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Kevin invested $8,000 for one year at a simple annual interest rate of [#permalink]

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Kevin invested $8,000 for one year at a simple annual interest rate of 6 percent and invested $10,000 for one year at an annual interest rate of 8 percent compounded semiannually. What is the total amount of interest that Kevin earned on the two investments?

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AbdurRakib wrote:

Kevin invested $8,000 for one year at a simple annual interest rate of 6 percent and invested $10,000 for one year at an annual interest rate of 8 percent compounded semiannually. What is the total amount of interest that Kevin earned on the two investments?

A. $880 B. $1,088 C. $1,253 D. $1,280 E. $1,296

Simple interest earned on $8000 with rate of interest 6% for 1 year.

\(SI = \frac{8000 * 6 * 1}{100} = $480\)

Amount earned on $10,000 with rate of interest 8% for 1 year compounded semi annually.

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From the first investment, she would have earned 480$ at 6% interest on a total amount of 8000$

From the second investment, the interest is calculated at half yearly basis The annual interest is 8%, so half yearly interest is 4% For the investment of 10000$, the interest for the first half of the year is 400$. Since this interest in compounded, the interest of the second half of the year is calculated for principal of 10400$ Again the interest percentage is 4%, hence the interest for this half is 4% of 10400 = 104*4 = 416$

Total interest from both investments is 480 + 400 + 416 = 1296(Option E)

Kevin invested $8,000 for one year at a simple annual interest rate of 6 percent and invested $10,000 for one year at an annual interest rate of 8 percent compounded semiannually. What is the total amount of interest that Kevin earned on the two investments?

A. $880 B. $1,088 C. $1,253 D. $1,280 E. $1,296

You can avoid calculation of compounded interest here.

$8,000 for one year at a simple annual interest rate of 6 percent = 6/100*8,000 = $480.

IF $10,000 were invested for one year at a simple annual interest rate of 8 percent, then it would earn 8/100*10,000 = $800. Since the interest is compounded semiannually, then it would earn interest on interest and actual interest would be higher.

So, the answer should be slightly more than $480 + $800 = $1,280. Only E fits.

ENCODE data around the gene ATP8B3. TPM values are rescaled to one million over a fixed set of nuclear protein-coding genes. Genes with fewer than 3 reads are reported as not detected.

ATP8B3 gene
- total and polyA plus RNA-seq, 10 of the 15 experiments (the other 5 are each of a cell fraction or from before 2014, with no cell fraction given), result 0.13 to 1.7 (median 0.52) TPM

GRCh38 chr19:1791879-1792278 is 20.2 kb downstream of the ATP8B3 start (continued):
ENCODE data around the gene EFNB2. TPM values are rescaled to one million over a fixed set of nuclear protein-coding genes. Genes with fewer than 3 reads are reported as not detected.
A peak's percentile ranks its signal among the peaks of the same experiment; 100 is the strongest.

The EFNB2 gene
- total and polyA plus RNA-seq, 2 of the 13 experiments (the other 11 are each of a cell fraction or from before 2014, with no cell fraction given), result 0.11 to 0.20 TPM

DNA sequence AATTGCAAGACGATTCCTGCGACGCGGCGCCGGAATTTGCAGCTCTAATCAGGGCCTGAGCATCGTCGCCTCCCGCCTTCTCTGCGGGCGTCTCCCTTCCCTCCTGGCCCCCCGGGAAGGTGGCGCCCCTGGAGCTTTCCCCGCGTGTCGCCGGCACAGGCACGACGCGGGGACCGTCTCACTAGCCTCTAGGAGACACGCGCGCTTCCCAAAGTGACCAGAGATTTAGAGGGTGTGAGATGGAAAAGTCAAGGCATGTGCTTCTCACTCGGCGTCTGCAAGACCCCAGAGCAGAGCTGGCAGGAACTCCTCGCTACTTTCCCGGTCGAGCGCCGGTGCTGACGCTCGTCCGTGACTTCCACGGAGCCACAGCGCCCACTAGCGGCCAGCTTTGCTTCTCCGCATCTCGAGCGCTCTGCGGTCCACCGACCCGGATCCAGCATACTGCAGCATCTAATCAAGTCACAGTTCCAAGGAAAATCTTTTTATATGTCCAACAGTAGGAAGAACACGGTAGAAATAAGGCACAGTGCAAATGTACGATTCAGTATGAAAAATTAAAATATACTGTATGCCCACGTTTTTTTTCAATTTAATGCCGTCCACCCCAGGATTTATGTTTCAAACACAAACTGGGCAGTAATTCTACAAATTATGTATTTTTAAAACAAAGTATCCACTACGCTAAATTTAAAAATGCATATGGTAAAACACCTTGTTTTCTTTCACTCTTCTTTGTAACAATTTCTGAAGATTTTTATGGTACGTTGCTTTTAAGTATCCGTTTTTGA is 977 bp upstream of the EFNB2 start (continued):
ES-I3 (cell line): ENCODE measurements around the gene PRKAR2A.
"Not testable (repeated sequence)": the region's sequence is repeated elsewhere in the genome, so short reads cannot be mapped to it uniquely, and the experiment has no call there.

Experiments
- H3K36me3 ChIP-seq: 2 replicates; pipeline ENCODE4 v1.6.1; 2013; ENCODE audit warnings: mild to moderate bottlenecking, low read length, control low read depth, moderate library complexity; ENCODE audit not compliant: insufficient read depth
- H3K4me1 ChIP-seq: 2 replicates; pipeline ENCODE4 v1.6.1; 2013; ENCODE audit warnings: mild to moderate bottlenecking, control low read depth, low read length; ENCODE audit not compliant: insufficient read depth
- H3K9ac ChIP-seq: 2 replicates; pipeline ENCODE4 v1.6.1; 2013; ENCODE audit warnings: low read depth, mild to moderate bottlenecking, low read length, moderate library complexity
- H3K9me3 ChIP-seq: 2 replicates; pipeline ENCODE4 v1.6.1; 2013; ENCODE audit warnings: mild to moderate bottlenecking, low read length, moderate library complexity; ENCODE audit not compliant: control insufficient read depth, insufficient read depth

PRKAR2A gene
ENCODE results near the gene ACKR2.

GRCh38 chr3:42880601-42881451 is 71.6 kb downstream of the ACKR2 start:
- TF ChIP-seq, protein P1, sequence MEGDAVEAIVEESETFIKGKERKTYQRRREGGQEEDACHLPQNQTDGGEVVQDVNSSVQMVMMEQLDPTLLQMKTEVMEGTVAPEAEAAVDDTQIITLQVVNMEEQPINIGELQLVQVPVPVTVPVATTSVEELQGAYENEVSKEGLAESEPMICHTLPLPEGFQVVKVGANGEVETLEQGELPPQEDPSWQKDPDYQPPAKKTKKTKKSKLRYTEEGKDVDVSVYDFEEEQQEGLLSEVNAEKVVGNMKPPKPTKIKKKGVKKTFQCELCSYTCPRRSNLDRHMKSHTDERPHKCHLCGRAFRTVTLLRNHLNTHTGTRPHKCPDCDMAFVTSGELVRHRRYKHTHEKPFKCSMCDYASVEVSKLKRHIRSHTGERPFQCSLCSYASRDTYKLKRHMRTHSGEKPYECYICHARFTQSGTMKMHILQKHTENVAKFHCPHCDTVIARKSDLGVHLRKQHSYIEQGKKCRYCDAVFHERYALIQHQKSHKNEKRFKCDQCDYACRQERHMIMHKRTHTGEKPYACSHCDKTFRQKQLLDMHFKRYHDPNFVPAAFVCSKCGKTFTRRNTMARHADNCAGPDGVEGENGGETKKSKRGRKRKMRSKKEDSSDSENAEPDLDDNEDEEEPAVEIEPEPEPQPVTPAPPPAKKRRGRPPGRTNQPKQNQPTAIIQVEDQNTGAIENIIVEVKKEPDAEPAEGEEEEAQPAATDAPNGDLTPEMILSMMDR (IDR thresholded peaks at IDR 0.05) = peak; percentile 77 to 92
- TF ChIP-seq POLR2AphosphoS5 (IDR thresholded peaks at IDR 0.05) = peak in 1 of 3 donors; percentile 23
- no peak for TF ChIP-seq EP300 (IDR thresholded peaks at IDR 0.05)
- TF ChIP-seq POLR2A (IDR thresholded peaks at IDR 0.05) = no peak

Kevin invested $8,000 for one year at a simple annual interest rate of 6 percent and invested $10,000 for one year at an annual interest rate of 8 percent compounded semiannually. What is the total amount of interest that Kevin earned on the two investments?

A. $880 B. $1,088 C. $1,253 D. $1,280 E. $1,296

We’ll use the simple interest formula for both parts of this question: I = P x r x t , where I = interest, P = principal, r = the annual interest rate, and t = the number of years (or part of a year) for which interest is earned.

Let’s first determine what Kevin earned from the $8,000 at 6 percent simple interest for 1 year:

8000 x 0.06 x 1 = $480

Next let’s determine what Kevin earned from the $10,000 for one year at an annual interest rate of 8 percent compounded semiannually. Note that semiannual compounding means that interest is computed twice a year, so for the first half of the year, we use t = 1/2:

10,000 x 0.08 x 1/2 = 10,000 x 0.08 x 1/2 = $400 = interest for the first half of the year.

Thus, the new principal is 10,000 + 400 = $10,400. This new principal earns interest for the second half of the year:

10,400 x 0.08 x 1/2 = $416

So, the total interest earned on the $10,000 was 400 + 416 = 816.

From the two investments, therefore, Kevin earned 480 + 816 = $1,296 in interest.

Answer: E
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We're told that Kevin made two investments: 1) $8,000 for one year at a simple annual interest rate of 6 percent 2) $10,000 for one year at an annual interest rate of 8 percent compounded semiannually.

We're asked for the total amount of interest that Kevin earned on the two investments. This question requires that we use the two interest formulas: Simple Interest = Principal x (1+rt) Compound Interest = Principal x (1+r)^t Where r and t are the interest rate/year and the amount of time (in years).

The first investment = $8,000(1.06) = $8,480 --> $480 in interest

The second investment calculates the interest SEMI-ANNUALLY, so we have to double the value of t, but halve the value of r.... The second investment = $10,000(1.04)^2

While that calculation might look a bit 'complex', we don't actually have to complete it. The first interest payment would equal $400 (since that is 4% of $10,000), but the second payment would be slightly HIGHER (since we'd be taking 4% of $10,400).

Thus, the TOTAL interest would equal $480 + $400 + (a little more than $400) = More than $1280. There's only one answer that matches...